BFA students show their artwork at Gallery 303

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Hannah Nielsen explaining her exhibit in Gallery 303 (Natalie Stoker)
Hannah Nielsen explains how her art in Gallery 303 incorporates obscure places around the world and fantasy. (Natalie Stoker)

Just across from the ticketing window at the Harris Fine Arts Center is Gallery 303. Campus visitors and students pass by this little gallery every day, but not many people know it’s there.

“It’s kind of like one of the unknown jewels on campus,” said HFAC gallery director Jason Lanegan.

Gallery 303 and other spaces around the HFAC were originally home to BYU’s permanent art collection. The collection was moved to the Museum of Art after it was built in 1993, and the spaces in the HFAC were given to the Department of Visual Arts so students could display their work.

More than 100 student exhibitions are displayed throughout the year, according to Lanegan. The exhibitions rotate on a two-week schedule.

During July, Gallery 303 hosted the exhibits “The Worlds They Live In” by Hannah Nielsen and “Only a Game” by Quintin McCann. Both were BFA final exhibitions required for graduation.

Nielsen, an illustration major with a concept design emphasis, created digital illustrations of obscure places around the world, mixed with a little fantasy. She researched these little-known places and incorporated the environment and the culture into her pieces. Even though Nielsen loved working on her project, she wasn’t excited to have her work on display.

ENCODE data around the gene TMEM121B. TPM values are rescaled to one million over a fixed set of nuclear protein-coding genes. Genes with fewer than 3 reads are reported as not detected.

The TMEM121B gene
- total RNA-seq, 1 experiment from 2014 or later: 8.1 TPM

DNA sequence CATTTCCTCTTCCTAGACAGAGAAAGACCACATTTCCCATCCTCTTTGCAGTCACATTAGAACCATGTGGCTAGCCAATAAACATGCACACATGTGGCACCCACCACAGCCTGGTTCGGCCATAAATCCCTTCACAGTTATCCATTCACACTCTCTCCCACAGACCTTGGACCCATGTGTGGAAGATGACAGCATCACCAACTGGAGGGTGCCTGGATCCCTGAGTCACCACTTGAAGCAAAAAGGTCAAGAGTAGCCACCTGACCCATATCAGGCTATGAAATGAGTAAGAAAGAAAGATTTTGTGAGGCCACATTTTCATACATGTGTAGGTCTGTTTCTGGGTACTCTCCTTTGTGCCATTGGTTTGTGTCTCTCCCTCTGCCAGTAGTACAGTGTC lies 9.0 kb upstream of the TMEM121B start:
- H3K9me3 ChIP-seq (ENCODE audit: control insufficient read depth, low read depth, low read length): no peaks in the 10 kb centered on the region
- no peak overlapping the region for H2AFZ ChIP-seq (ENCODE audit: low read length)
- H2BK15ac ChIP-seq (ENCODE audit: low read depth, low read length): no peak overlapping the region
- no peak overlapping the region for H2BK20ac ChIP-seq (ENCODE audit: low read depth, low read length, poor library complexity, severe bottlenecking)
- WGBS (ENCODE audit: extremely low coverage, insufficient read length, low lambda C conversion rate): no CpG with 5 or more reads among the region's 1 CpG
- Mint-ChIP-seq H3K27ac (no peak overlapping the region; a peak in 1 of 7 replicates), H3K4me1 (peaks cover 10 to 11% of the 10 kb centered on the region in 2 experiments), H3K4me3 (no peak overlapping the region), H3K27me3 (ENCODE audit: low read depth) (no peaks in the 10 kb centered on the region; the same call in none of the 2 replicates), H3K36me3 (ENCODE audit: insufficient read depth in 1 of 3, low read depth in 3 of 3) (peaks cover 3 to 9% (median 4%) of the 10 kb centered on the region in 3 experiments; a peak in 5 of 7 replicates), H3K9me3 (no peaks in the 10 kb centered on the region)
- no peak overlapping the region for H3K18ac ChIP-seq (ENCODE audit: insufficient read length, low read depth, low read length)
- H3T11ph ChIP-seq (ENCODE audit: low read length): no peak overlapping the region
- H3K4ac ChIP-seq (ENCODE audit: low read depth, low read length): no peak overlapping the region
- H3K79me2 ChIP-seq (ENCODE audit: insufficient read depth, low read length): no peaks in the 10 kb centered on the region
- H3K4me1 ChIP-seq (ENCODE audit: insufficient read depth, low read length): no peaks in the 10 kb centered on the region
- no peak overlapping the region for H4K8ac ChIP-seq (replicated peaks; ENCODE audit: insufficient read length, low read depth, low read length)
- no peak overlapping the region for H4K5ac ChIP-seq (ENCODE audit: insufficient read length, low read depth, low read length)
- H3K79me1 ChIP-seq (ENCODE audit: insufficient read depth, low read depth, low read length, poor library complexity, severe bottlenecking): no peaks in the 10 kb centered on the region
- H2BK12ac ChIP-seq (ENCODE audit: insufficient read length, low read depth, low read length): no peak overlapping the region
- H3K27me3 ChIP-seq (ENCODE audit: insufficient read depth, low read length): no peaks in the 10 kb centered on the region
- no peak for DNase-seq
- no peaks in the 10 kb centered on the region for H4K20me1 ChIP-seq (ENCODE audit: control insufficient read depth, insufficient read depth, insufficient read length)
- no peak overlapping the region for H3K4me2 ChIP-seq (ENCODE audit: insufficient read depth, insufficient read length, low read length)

Illustrations from Nielsen's exhibit in Gallery 303. (Natalie Stoker)
Illustrations from Nielsen’s exhibit in Gallery 303. (Natalie Stoker)

“I’m kind of resigned to it. I knew that it had to happen so I spent a couple of weeks being like, ‘OK, you just have to put it up and then take it down and then not think about it anymore,” Nielsen said.

Even though she didn’t enjoy the idea of people seeing her work, she found that she really enjoyed creating it.

“I hadn’t done that sort of really extensive research for a project before and I had kind of been dreading it, but then it turned out to be really fun and cool,” Nielsen said.

However, McCann, who’s studying studio arts with a sculpture emphasis, was excited to have his work on display in his second solo exhibition.

“It’s a little intimidating at first, but once I start setting up, I get really excited and I’m happy to share it with anyone who’s interested,” McCann said.

One of the works in McCann's exhibit. (Natalie Stoker)
One of the works in McCann’s exhibit. (Natalie Stoker)

McCann’s exhibit, was based on the game of chess and contained sculptures, photography and video pieces. His artist statement, which is a plaque that holds an explanation of his exhibit reads, “Life is one of the few things that can be described as both triumphant and tragic, enigmatic and simple, as a battle and as a game.”

McCann made the first piece in his exhibition a few years ago on accident. A chess piece appears to be standing on another chess piece that seems as if it’s melting.

Another piece in the exhibit was a 16-minute long video of him and his brother playing chess. Before McCann set up the board, he melted chocolate and then molded the chocolate into chess pieces. In the video, instead of just losing a piece and putting it to the side, the players eat their pieces.

Quintin McCann setting up his piece “The Grandmaster” in his exhibit in Gallery 303 (Natalie Stoker)

McCann’s favorite piece is a portrait sculpture of his grandfather called “The Grandmaster.” He spent about 40 hours on it, which paid off since he has been commissioned to sculpt a few other portrait sculptures.

“As soon as the show gets done, I’m going to get working on that,” McCann said.

Gallery 303 is located in room B315 of the HFAC. It’s open from 9 a.m. to 5 p.m, Monday through Friday. Other student exhibitions are on display on the third, fourth and fifth floors. To see past works, visit the Department of Visual Arts website.

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